8 Ways to Tweak Your Dinners For Weight Loss
People commonly anticipate weight loss as a monstrous mountain that forces strenuous strides to reach the highest peak. While it does require effort on your end, losing weight can still occur with small, gradual steps. In fact, these eight ways to tweak your dinners are simple, yet operational, and may just equip your new (or revisited) weight loss and health journey to the top!
1. Plan Ahead
Rather than getting off work only to order from the drive thru or warm up a frozen pizza, plan meals ahead of time. Whether it be chopped ingredients ready to assemble or a casserole prepared to pop into the oven, meal structure reduces the risk to eat (or even overeat) on innutritious foods, also offering the ability to pre-portion rational serving sizes. If new to the process or desiring more advice, find your guide to meal prepping, recipes, and ideas here!
2. Eat A Snack
Individuals tend to dismiss snacks leading up to dinner in belief they are saving up on the calorie tank. But in reality, avoiding those hunger cues can leave you feeling famished when dinner does arrive, ultimately overindulging on foods and reaching for second portions. However, presenting the body with a nutritious snack can keep the stomach satiated and less likely to raven come mealtime. Satiety-contributing foods are habitually ample in protein and fiber and may include apple slices and peanut butter, mixed nuts, carrots and hummus, and Greek yogurt and berries.
3. Start with A Salad
Loading up on a low-calorie, high-nutrient salad can assist in satiation and lessen the likelihood of overeating on calorically-dense foods. Either enjoy as a side salad or as the main course paired with lean protein. Importantly, steer away from dressings generally filled with undesirable ingredients by creating your own and further stay wary of salad toppings, such as croutons, that may add on excessive calories.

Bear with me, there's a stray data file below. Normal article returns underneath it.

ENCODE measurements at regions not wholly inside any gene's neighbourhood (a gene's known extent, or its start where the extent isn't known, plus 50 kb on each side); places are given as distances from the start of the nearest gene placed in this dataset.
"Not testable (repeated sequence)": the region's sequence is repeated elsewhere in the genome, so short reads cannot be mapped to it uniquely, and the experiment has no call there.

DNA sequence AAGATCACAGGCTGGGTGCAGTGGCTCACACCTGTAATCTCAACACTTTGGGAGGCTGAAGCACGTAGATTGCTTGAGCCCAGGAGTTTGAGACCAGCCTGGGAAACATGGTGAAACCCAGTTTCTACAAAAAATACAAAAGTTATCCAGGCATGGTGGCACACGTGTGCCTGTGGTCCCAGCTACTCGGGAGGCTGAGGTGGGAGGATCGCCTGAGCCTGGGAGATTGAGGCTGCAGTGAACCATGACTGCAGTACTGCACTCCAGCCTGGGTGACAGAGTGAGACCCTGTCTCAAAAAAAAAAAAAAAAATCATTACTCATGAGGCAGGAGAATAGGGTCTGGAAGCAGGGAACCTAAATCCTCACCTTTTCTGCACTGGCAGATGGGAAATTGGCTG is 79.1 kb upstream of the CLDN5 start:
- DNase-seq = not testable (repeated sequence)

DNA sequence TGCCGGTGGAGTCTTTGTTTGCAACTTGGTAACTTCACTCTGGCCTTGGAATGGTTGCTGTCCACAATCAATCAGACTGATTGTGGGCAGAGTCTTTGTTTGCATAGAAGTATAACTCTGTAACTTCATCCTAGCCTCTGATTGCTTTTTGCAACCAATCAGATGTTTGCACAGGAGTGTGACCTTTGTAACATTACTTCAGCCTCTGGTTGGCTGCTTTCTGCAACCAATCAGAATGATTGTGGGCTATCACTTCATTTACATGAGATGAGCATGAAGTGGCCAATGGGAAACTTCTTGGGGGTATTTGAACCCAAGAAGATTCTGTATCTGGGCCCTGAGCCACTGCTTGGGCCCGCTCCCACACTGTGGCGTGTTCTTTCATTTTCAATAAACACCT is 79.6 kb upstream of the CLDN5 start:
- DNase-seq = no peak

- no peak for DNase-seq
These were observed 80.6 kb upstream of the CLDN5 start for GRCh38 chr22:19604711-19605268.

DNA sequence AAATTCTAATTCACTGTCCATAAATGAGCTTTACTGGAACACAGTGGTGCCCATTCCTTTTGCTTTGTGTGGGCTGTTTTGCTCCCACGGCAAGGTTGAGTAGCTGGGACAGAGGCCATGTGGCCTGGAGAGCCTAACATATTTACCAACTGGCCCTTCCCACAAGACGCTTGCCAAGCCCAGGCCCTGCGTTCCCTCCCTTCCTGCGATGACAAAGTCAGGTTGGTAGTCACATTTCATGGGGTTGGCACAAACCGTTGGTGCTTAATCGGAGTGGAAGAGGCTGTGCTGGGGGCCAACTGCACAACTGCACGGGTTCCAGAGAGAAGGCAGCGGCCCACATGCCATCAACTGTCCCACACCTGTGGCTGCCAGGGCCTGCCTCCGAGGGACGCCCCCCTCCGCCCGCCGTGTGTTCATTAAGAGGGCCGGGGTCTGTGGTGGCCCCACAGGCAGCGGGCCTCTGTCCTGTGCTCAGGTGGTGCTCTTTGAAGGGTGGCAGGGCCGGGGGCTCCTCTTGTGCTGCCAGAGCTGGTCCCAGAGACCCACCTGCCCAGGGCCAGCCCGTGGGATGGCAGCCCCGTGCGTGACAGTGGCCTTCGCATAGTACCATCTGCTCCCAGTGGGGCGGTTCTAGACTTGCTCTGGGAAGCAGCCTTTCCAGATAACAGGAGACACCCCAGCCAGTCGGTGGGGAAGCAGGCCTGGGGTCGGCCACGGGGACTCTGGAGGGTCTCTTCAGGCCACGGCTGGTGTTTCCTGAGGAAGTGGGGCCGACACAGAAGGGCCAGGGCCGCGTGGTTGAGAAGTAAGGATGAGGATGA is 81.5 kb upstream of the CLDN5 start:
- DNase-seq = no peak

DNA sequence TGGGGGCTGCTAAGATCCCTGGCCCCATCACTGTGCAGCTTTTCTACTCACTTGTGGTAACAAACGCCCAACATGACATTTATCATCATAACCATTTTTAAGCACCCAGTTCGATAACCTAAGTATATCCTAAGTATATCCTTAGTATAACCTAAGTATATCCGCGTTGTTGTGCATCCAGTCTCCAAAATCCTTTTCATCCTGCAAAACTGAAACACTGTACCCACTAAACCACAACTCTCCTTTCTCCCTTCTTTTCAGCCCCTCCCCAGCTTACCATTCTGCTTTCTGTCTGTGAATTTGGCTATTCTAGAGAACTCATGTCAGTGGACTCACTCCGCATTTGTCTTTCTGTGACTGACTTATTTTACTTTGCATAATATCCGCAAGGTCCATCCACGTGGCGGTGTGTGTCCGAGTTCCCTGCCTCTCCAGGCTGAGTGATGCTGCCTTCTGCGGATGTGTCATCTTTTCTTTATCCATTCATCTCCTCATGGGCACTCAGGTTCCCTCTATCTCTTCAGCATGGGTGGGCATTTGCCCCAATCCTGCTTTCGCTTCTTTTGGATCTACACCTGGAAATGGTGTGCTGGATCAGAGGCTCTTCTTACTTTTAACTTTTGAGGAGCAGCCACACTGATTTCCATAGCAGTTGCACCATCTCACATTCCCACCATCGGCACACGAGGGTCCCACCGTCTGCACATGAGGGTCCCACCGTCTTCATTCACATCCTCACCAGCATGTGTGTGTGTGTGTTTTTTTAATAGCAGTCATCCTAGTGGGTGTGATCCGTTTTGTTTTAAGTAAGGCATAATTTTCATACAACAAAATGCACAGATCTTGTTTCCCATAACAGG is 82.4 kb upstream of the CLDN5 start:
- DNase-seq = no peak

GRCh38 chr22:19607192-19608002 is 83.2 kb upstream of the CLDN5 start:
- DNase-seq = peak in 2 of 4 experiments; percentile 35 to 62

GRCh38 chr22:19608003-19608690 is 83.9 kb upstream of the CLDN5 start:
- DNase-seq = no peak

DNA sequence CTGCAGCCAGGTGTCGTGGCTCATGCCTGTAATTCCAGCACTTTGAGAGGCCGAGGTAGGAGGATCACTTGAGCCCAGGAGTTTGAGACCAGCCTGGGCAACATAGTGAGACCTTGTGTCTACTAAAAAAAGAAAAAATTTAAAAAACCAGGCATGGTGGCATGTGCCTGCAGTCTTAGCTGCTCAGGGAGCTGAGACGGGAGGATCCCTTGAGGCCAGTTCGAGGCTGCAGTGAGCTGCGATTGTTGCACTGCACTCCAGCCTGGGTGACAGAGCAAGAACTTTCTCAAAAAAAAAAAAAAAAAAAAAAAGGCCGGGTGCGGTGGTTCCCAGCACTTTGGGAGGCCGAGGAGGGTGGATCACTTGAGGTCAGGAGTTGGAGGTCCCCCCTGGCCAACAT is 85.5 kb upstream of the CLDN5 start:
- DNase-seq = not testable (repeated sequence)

4. Choose Colors of the Rainbow
Foods rich in color are often naturally loaded with nutrients. And though whitish-tan foods (bread, rice, chicken, potato, etc.) hold their spot in a well-balance diet, filling up on colorful veggies innately reduces calories without feelings of deprivation. Start experimenting with various vegetables, even modifying their preparation technique. Heighten their appeal and interest by involving family with the veggie trials and allow a member to choose a "veggie of the week!"
5. Drink Water
Increasing the water ante is a simple tip for weight loss in more ways than one. First off, adequate water intake helps ensure the body is able to transform ingested foods into usable energy, a key basis of an effective metabolism. Additionally, drinking water prior and during meals can reduce the risk of over consuming foods, as the stomach will also be comprised of water. And lastly, resorting to a refreshing glass of water can save hundreds of unnecessary calories, especially if swapping from large, sugar-filled soft drinks!
6. Adjust the Plate Size
In addition to fixating on what foods are actually getting scooped out and plated, adjust the physical size of the plate itself. Utilizing large plates may lead to large portions, skewing the visual of what a serving should actually look like. And if practicing the "You can't leave the dinner table until the plate is clean" rule, overeating may just be inevitable. Most nutrition experts consistently agree and suggest using smaller sized plates naturally reduces food and calorie intake without compromising adequate nutrition.
7. Create A Healthy Environment
So now that the dinner plate is sized and healthfully loaded, sit down into a healthy meal environment. Disconnecting from the external world and turning off all electronic devices can reduce the risk of mindless eating. So rather than continuously grazing in front of a television or when checking emails, eat sensibly at a dinner table with family and friends and savor the flavors of wholesome, fresh foods.
8. Slow Down
Slow and steady typically wins the race when it comes to weight loss! Along with creating a healthy eating environment, slow down and relish the meal placed in front of you. The brain and stomach generally takes at least 10 to 15 minutes to connect and trigger the "I'm full!" sensation. Allow time for that sensation to connect rather than going for a second helping. And if that urge does not subside following the wait period, grab a smaller portion and continue to ingest it slowly.